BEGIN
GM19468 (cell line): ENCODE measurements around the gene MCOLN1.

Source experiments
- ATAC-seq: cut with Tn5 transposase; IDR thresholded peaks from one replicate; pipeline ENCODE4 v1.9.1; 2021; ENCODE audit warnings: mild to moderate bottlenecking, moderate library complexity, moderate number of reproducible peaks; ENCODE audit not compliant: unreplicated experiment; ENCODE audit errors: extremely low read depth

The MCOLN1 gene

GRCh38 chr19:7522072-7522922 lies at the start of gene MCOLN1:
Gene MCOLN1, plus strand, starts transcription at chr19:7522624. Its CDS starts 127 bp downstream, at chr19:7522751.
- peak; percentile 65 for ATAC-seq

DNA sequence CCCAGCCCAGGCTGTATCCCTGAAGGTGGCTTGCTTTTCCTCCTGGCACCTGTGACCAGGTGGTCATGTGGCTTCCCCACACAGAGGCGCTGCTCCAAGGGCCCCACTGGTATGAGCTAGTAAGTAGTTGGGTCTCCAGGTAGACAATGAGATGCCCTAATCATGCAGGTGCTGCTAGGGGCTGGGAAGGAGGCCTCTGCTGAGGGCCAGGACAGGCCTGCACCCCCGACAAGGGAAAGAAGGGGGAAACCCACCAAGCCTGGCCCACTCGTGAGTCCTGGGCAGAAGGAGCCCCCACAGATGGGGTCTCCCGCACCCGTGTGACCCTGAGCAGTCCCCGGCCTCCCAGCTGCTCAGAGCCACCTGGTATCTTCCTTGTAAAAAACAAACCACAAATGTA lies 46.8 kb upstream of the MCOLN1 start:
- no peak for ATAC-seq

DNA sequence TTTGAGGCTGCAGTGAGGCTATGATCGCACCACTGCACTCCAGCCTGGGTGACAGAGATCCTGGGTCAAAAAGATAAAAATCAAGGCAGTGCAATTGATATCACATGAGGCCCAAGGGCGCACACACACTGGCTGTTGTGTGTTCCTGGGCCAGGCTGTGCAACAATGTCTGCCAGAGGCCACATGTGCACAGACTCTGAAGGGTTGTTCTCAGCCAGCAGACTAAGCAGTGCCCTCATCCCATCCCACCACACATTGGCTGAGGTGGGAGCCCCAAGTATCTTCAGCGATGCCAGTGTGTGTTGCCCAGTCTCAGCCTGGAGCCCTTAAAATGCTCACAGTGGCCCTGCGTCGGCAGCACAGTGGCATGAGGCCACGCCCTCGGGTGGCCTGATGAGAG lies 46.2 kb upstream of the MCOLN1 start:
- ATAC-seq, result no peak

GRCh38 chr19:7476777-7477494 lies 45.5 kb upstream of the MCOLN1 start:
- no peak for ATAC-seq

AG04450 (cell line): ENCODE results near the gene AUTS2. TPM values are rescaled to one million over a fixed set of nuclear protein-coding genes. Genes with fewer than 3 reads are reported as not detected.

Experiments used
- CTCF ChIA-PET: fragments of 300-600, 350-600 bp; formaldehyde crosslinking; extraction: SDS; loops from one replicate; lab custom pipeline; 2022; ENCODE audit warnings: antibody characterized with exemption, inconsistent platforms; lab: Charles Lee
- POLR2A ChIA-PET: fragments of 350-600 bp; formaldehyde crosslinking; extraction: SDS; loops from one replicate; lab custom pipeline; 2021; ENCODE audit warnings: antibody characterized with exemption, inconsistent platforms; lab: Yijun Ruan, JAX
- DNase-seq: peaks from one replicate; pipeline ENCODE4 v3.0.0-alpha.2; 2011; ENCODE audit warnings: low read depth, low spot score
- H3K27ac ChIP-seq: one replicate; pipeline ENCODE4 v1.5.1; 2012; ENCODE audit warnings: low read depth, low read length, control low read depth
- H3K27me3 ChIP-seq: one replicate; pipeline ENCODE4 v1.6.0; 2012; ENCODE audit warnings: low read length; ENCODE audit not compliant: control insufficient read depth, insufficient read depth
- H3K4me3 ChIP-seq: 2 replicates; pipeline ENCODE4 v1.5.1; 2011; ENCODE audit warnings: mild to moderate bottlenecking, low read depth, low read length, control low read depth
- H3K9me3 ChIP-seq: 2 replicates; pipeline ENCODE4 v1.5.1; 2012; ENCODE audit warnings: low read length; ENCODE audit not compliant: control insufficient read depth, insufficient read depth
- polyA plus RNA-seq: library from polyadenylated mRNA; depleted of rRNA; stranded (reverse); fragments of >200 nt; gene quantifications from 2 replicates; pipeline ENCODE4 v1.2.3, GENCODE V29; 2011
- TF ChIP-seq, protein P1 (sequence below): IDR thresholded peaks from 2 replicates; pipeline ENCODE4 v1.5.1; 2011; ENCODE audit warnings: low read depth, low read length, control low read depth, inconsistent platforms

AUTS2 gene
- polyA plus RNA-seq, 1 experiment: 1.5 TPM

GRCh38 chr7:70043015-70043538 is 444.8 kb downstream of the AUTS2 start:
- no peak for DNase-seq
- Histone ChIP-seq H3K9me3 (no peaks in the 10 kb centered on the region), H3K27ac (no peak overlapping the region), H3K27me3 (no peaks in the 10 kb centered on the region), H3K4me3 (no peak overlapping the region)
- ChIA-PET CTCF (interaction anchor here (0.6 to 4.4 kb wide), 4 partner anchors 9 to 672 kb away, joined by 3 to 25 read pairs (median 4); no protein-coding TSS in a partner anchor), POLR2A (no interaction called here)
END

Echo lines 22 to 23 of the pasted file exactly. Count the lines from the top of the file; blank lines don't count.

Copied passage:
- H3K9me3 ChIP-seq: 2 replicates; pipeline ENCODE4 v1.5.1; 2012; ENCODE audit warnings: low read length; ENCODE audit not compliant: control insufficient read depth, insufficient read depth
- polyA plus RNA-seq: library from polyadenylated mRNA; depleted of rRNA; stranded (reverse); fragments of >200 nt; gene quantifications from 2 replicates; pipeline ENCODE4 v1.2.3, GENCODE V29; 2011